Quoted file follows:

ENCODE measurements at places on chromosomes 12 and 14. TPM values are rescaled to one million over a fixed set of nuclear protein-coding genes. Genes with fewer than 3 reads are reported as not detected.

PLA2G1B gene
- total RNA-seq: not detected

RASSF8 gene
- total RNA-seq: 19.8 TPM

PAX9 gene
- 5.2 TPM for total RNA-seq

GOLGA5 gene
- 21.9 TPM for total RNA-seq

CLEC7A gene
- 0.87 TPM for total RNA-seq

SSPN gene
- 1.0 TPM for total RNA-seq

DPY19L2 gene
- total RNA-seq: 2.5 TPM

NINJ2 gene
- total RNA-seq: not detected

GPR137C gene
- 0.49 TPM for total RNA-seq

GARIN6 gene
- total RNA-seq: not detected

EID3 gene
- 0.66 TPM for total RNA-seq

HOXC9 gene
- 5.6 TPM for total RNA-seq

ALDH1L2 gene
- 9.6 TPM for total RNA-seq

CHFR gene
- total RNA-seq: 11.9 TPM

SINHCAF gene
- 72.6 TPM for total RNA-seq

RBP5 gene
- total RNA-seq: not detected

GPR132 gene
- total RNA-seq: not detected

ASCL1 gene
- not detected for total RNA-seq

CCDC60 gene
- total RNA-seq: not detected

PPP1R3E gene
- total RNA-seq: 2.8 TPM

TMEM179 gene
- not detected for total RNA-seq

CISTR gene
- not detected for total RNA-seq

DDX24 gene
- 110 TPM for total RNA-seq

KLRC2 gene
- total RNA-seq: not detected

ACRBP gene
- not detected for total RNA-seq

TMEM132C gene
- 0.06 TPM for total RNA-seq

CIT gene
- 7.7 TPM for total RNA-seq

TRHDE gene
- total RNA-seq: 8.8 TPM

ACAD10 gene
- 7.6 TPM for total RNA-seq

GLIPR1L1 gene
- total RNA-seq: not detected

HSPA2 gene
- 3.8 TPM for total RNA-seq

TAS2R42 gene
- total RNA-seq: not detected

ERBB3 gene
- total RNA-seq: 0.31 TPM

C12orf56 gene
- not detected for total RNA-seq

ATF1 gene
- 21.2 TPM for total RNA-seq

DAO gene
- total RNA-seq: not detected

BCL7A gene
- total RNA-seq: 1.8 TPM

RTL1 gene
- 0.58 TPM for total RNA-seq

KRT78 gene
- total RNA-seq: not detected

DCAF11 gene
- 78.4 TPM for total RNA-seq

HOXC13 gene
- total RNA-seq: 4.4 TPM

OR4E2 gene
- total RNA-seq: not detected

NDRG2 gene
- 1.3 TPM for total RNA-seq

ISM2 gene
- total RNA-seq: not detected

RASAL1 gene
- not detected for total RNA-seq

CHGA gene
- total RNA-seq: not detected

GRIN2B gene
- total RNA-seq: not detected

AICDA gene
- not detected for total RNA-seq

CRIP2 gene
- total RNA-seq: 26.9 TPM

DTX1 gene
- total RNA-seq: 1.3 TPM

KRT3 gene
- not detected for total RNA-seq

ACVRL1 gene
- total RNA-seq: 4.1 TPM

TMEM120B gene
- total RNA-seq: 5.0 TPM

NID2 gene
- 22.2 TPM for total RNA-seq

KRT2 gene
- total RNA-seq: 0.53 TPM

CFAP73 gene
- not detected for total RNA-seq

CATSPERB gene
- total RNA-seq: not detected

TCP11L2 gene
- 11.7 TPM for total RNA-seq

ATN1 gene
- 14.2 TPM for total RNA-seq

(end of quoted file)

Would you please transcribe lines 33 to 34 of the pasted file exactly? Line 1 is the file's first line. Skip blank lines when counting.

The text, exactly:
- total RNA-seq: not detected

GPR132 gene